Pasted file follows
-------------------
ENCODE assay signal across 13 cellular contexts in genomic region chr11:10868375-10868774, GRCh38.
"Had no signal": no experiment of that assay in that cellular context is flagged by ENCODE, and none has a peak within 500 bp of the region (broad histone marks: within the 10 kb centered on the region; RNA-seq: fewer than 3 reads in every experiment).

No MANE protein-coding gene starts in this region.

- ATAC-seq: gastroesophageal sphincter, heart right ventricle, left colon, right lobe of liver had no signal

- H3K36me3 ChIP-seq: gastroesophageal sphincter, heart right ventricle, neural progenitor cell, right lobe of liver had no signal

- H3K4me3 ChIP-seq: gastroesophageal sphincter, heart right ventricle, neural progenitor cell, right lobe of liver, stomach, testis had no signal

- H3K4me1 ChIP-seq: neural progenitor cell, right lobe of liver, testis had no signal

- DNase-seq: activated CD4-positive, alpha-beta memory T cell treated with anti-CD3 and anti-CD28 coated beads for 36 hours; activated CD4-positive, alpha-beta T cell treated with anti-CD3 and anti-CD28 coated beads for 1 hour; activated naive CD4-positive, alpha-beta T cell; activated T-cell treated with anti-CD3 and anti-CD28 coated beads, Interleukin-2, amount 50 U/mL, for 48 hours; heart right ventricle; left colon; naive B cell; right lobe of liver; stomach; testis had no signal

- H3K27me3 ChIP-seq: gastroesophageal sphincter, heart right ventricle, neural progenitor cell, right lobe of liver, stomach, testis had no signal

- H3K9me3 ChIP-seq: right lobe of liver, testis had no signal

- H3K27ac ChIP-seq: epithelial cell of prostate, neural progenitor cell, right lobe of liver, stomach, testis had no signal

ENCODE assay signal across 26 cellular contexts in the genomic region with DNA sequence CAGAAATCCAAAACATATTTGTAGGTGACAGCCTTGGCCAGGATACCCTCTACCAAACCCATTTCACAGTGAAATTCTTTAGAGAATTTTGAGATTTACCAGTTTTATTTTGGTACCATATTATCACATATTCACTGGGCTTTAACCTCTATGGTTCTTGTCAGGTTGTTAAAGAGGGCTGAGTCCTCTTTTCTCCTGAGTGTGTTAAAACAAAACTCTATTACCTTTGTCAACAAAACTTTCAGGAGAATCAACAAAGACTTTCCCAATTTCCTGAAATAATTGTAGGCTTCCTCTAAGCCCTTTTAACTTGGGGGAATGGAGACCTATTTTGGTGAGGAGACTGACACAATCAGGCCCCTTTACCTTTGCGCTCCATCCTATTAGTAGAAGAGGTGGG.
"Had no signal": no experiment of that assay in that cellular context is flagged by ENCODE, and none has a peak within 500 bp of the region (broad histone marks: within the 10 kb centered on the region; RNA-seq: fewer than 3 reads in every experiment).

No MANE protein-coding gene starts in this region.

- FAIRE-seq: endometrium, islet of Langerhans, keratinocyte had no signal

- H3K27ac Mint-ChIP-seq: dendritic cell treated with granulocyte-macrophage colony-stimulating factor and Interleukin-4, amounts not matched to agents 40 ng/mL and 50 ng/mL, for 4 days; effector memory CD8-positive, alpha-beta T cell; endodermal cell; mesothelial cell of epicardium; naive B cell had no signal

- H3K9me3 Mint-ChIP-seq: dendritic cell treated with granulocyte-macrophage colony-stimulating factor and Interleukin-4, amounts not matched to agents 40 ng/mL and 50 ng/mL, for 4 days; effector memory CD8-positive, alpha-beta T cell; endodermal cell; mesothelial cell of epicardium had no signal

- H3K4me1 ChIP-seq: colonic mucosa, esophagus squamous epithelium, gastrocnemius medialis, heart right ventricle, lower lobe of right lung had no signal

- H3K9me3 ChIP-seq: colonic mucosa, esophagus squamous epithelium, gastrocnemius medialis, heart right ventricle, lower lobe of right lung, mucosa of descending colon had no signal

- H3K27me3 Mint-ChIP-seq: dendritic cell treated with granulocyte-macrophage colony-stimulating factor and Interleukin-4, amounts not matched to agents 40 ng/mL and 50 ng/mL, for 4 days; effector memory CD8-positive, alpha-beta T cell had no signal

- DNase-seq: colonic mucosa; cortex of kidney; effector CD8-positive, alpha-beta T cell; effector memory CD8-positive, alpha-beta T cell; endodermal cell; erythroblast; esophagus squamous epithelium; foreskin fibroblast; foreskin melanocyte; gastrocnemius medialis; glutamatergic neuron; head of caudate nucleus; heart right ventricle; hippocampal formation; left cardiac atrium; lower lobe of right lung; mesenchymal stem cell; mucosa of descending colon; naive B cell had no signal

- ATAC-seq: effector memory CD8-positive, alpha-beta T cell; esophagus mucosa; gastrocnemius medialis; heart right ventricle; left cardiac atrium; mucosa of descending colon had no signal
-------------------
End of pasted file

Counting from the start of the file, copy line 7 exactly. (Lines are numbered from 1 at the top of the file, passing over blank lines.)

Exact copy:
- H3K4me1 ChIP-seq: neural progenitor cell, right lobe of liver, testis had no signal